Articles about the economy in recent months often praise the Federal Reserve’s success in taming inflation. More than one commentator reflecting what seems to be a media consensus, put it this way: “It’s all about the Fed.” The question is, is that really the case?
Inflation has indeed come down from a peak of roughly 9 percent in mid-2022 to 3 percent or even less in January 2024. More price reductions are predicted by economists for what such predictions are worth. The important point, however, is that the recent moderation in prices is the result of causes that have little to do with the Fed or its policies, and emphasis on the Fed role lets the real culprits for inflation get away with it.
What has happened is that the main causes of price increases in 2022 and early 2023 have been reduced or eliminated. COVID-related shortages of computer chips, new and used cars and the like are no longer raising prices. Ships aren’t lined up to be unloaded at ports. Truck drivers are back on the road and domestic trucking services are less expensive. Gasoline prices have come back to levels of a few years ago.
Falling prices for the last several months are basically the result of supply catching up after Covid interruptions. Once overwhelmed supply chains have filled up and returned to normal. Energy and especially gasoline prices have fallen back, reducing the price of many other goods and services. U.S. oil, natural gas and green energy production has surged. Markets seem to have adjusted to the Ukraine War and to Russian, Saudi and Iranian efforts to raise prices. There is still upward pressure on prices as wholesalers and retailers of goods and services try to “pass through” earlier increases, but not all of these efforts will succeed. In short, improvements on the supply side are what is moderating inflation.
The Fed has been trying to work on the demand side. It has suppressed demand by driving mortgage rates to nearly 8 percent just a few months ago (7 percent today) to bring housing demand down. Credit card rates are up, which also should reduce demand. It is clear though that these efforts to constrain purchasing power have not made a significant contribution to the improving inflation picture. Housing prices and rents that the Fed is targeting have not receded much. The U.S. economy is still growing at a reasonably healthy rate, adding jobs and raising wages.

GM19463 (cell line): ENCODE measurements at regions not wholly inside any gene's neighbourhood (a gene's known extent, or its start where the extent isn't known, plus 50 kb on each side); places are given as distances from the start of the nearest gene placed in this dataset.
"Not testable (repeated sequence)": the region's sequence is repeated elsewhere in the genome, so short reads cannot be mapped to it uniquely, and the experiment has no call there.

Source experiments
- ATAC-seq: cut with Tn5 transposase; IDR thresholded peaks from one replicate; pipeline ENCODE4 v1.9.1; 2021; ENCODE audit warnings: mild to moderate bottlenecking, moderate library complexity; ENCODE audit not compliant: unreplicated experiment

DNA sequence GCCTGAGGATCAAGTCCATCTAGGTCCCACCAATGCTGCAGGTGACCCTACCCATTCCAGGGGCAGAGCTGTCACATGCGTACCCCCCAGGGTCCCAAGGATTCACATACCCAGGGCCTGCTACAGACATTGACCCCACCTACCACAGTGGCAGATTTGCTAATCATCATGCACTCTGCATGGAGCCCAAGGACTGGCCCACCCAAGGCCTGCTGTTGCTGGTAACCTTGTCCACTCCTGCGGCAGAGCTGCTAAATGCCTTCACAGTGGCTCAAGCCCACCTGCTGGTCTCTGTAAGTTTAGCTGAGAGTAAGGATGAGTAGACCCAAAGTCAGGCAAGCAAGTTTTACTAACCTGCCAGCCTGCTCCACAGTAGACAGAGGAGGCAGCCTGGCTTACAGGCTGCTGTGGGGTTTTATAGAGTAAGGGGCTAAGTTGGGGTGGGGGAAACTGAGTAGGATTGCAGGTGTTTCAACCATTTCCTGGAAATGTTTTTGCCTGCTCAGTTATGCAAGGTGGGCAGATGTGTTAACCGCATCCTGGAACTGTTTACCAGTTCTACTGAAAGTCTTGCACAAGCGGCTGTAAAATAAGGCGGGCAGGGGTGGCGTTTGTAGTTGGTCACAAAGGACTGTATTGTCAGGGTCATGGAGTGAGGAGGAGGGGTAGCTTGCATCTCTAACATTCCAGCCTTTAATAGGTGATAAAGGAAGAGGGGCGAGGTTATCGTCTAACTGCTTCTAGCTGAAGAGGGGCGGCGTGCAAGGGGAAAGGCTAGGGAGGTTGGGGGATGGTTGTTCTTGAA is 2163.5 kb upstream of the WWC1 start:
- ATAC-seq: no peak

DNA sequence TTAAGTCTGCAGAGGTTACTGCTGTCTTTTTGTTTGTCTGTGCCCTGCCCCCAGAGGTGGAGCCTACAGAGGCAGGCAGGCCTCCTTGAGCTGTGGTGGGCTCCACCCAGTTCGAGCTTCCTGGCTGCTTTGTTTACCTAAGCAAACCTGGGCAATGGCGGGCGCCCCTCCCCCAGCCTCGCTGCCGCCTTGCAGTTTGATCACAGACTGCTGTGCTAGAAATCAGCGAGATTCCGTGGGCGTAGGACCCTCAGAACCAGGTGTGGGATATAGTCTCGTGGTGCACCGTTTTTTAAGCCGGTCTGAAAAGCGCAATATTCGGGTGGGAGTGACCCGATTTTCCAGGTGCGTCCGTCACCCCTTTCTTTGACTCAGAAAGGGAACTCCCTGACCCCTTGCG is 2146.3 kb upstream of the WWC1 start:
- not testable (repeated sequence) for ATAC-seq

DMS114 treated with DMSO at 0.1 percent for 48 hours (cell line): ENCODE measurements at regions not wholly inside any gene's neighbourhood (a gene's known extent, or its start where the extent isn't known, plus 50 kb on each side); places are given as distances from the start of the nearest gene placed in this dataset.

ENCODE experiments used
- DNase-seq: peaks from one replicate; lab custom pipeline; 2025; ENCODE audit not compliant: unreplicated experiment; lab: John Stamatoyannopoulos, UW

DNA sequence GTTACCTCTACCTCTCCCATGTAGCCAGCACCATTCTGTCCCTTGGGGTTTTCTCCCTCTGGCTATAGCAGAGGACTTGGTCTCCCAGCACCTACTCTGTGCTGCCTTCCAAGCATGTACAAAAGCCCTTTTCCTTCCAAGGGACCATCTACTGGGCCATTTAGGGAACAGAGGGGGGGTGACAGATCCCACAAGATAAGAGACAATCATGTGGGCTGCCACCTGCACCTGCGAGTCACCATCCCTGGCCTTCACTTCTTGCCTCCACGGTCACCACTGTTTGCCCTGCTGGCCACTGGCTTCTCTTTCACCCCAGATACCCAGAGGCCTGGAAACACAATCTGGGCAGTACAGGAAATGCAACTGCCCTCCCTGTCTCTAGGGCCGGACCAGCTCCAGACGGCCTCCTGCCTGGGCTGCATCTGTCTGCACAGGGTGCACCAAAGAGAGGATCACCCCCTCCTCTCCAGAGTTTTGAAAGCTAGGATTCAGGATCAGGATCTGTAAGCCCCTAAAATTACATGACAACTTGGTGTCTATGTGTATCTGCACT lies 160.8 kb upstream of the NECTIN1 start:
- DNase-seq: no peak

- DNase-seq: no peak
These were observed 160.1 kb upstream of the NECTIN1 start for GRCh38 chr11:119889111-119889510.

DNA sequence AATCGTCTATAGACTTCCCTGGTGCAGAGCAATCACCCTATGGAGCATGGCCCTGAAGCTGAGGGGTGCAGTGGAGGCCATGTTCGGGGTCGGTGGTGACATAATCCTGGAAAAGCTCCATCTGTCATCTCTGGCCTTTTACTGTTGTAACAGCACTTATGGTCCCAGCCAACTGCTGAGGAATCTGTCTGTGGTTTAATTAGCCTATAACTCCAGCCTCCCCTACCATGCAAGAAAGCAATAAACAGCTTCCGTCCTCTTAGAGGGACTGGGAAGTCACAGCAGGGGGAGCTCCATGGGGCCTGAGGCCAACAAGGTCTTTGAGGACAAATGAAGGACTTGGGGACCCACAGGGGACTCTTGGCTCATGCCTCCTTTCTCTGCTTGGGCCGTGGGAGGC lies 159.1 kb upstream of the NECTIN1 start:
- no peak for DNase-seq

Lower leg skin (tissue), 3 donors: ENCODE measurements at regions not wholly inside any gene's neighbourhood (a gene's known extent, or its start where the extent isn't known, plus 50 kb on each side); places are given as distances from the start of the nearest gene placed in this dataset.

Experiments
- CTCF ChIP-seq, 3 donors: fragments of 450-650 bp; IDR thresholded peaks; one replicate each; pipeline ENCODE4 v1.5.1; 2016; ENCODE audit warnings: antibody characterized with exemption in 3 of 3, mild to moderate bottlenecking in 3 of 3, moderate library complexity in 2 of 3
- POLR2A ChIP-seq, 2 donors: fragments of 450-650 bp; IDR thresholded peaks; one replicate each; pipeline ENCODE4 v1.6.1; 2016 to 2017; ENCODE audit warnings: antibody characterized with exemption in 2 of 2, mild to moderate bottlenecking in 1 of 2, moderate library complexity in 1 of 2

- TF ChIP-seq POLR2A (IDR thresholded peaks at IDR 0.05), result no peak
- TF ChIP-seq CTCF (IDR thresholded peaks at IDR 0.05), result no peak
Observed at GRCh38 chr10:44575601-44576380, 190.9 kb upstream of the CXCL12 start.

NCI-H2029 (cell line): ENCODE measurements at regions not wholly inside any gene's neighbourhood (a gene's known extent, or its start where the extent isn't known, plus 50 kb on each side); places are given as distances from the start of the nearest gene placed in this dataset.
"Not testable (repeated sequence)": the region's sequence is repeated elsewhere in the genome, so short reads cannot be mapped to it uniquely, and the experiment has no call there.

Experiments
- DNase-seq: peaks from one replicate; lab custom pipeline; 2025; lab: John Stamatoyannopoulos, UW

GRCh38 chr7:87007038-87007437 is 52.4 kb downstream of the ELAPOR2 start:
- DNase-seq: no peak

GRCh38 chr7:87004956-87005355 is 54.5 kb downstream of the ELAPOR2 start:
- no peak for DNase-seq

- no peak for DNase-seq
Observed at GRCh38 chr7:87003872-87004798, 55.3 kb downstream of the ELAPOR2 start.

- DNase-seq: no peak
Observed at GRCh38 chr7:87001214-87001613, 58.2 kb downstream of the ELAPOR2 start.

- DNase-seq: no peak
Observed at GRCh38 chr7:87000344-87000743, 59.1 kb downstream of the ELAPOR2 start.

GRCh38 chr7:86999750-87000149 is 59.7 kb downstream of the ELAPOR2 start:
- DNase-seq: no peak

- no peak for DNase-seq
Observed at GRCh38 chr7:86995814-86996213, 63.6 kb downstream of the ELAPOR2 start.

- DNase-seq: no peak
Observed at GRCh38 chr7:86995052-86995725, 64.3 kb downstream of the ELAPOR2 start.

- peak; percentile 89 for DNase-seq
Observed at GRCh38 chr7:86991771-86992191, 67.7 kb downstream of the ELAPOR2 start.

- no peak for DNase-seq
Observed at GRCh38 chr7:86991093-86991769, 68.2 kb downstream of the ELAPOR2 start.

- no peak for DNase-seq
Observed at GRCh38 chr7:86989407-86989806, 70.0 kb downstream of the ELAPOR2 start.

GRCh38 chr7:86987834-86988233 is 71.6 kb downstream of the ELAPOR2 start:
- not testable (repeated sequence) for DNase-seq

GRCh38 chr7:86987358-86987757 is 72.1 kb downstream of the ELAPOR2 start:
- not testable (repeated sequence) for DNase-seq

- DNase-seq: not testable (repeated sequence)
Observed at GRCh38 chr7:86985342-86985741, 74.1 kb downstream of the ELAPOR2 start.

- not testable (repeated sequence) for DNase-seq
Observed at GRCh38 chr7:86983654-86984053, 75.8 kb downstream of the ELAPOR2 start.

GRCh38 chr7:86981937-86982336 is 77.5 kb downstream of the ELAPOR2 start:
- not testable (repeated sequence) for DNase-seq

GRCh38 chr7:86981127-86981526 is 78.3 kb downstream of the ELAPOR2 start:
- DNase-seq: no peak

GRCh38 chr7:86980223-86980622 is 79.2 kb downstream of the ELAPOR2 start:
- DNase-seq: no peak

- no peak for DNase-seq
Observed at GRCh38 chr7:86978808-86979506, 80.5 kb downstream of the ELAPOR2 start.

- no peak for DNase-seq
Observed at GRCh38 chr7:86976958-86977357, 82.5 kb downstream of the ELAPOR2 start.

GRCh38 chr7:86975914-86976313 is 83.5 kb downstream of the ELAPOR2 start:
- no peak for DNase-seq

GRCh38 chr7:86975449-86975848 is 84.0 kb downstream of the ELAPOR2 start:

The intriguing question then is why do so many writers and media pundits give the Fed credit for falling inflation. Why do they parrot the line that “it’s all about the Fed” when it clearly is not?
The great economist John Maynard Keynes would understand. In the last chapter of his “General Theory of Employment Interest and Money,” he wrote about “the potency of an idea to exorcize the obvious.” His experience in the real world told him that economic ideas “when they are right and when they are wrong,” are more powerful than our grasp of economic reality. Belief in the Fed is just the latest example of this well-established pattern.
What Keynes would see as the potent idea in 2024 is that the Fed and the interest rates that it manipulates are the most powerful levers for fighting inflation. If the Fed raises interest rates, the theory goes, the economy will slow, and inflation will come down. What Keynes would see as “the obvious” is that the recent fall in inflation from 9 percent to 3 percent has little to do with the Fed or an economic slowdown it has been trying to engineer.